Could the Republicans Lose the Senate in 2020?
Author: Greg Valliere
August 30, 2019
ALL THE FOCUS ON U.S. POLITICS has been on the 2020 presidential race, but there’s been a little movement in the Senate this summer, giving Democrats some hope that they could regain control. Our bottom line: flipping the Senate is not out of the question, but the numbers still look good for the Republicans, as we explain below.
THE MATH: Republicans control the Senate by 53-47 and they have 23 seats up for re-election, compared to 12 for the Democrats. But there’s a very likely GOP pickup coming in Alabama, which means the Democrats would need a net gain of four seats to take the Senate (or five, if Donald Trump wins re-election, which would allow Republicans to maintain de facto control).
OBVIOUSLY THE PRESIDENTIAL RACE will have a huge impact on Senate contests; if Trump wins easily, the Senate almost certainly would stay Republican, and if he loses badly, the Democrats should capture the Senate. The most probable outcome — a very close presidential race — would most likely maintain the Republicans’ narrow majority.
WHAT’S CHANGED? The decision by John Hickenlooper to drop out of the presidential race and run for the Senate in Colorado puts that state’s incumbent GOP Sen. Cory Gardner on the vulnerable list. But we don’t think the other big change — a vacancy in Georgia, where Johnny Isakson (R) is retiring — makes the Democrats the favorites to win either of the two seats that are up for re-election there.
OUR FRIEND CHARLIE COOK, the best handicapper in the business, has three tossup Republican seats — Gardner in Colorado, Martha McSally in Arizona, and Susan Collins in Maine (we think the latter is the slight favorite). And Charlie has one pickup for the Republicans — the seat in Alabama, where Doug Jonesi (D) has an uphill battle. A net pickup of just one or two seats for the Democrats wouldn’t be enough; they would need an upset or two, perhaps in North Carolina or Iowa.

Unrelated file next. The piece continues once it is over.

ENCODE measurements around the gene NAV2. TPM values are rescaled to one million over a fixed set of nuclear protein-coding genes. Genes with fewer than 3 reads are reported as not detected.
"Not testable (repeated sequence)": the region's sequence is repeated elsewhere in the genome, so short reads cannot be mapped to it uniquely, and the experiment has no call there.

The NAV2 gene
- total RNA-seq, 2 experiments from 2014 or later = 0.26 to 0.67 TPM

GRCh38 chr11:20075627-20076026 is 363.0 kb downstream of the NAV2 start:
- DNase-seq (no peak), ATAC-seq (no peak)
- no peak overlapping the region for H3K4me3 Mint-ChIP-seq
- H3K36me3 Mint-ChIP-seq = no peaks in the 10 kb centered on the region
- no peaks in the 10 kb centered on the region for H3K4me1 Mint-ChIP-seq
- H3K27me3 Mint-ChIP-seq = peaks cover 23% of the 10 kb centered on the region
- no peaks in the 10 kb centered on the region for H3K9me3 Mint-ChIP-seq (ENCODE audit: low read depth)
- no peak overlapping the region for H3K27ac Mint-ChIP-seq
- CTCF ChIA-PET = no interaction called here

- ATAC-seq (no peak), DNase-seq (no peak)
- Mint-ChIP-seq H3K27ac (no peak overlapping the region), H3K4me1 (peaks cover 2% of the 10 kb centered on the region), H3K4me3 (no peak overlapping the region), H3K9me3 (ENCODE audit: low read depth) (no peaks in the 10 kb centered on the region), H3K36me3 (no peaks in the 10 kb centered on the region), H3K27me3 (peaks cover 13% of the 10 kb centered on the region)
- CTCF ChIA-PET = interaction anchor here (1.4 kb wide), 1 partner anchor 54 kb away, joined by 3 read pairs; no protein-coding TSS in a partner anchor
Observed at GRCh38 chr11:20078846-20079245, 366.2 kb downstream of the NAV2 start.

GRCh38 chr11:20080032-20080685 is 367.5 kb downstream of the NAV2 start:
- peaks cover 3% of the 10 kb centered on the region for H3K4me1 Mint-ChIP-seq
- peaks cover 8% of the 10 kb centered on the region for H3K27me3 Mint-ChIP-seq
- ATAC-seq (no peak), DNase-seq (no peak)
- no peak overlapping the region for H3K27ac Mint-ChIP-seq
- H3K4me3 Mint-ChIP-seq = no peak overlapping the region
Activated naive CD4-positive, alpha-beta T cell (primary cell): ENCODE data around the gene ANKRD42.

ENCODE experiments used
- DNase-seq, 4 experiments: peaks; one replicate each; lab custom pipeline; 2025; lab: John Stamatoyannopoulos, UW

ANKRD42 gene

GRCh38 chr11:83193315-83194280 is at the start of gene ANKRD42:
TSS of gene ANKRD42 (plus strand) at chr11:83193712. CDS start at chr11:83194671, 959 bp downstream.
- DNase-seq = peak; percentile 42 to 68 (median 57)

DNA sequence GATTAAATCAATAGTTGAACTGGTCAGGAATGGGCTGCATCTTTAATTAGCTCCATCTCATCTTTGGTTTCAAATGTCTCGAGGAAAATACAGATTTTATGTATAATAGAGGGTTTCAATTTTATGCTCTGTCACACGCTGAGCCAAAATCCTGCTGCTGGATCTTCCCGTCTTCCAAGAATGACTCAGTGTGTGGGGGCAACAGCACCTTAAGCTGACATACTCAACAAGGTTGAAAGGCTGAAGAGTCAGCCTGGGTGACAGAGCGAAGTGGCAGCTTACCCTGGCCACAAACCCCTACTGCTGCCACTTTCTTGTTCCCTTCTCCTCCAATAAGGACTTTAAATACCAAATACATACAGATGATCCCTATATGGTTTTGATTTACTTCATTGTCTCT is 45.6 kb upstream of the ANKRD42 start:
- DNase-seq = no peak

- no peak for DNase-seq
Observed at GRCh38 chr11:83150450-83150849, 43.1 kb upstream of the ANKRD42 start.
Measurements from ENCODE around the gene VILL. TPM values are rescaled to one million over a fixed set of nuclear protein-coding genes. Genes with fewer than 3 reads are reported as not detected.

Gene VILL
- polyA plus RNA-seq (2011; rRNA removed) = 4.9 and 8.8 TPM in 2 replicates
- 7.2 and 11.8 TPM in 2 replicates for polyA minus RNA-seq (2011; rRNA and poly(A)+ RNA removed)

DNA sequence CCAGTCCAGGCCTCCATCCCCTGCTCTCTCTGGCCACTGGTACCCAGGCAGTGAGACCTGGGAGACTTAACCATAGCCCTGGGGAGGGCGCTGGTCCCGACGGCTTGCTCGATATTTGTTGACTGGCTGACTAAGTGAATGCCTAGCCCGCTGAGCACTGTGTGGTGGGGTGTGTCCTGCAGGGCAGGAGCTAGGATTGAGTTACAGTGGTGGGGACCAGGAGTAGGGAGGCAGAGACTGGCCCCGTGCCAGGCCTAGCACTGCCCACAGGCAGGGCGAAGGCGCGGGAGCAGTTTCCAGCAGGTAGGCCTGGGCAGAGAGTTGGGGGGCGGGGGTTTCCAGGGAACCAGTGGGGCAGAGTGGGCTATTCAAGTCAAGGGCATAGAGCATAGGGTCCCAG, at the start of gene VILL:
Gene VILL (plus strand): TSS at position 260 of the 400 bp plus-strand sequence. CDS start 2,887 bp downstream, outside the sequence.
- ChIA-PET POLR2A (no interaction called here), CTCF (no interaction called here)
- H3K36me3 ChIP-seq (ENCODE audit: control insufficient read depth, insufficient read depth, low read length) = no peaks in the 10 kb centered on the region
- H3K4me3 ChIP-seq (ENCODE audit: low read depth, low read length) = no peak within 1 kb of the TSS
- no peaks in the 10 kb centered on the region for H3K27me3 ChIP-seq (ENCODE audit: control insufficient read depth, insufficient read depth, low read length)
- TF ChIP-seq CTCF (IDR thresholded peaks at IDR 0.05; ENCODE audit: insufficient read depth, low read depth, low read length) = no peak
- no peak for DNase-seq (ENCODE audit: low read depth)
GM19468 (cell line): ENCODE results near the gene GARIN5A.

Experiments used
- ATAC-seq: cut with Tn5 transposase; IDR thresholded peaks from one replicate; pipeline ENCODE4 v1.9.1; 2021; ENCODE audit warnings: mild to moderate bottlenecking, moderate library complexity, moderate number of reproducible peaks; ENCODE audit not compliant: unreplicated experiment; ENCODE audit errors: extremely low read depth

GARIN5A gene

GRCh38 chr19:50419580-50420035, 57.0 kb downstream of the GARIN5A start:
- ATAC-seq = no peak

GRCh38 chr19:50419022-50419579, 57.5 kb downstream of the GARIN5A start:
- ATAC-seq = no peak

WHY THE SENATE ELECTION IS SO IMPORTANT: If the Republicans keep the Senate, there would be a powerful firewall — with Mitch McConnell calling the shots — even if a Democrat wins the White House. Any radical legislation — big tax hikes, Medicare for all, the Green New Deal, etc. — would die. And the rightward shift of the judiciary, with likely changes in the Supreme Court, would continue.
BOTTOM LINE: There’s a long way to go, and the Democrats are clear favorites to retain the House. But the numbers don’t quite add up for the GOP in the Senate, where there’s another enormously important number — 60, the number of votes needed to end filibusters. So even if the Democrats narrowly take the Senate, they still would be thwarted on virtually all issues, because McConnell and the GOP would filibuster endlessly.
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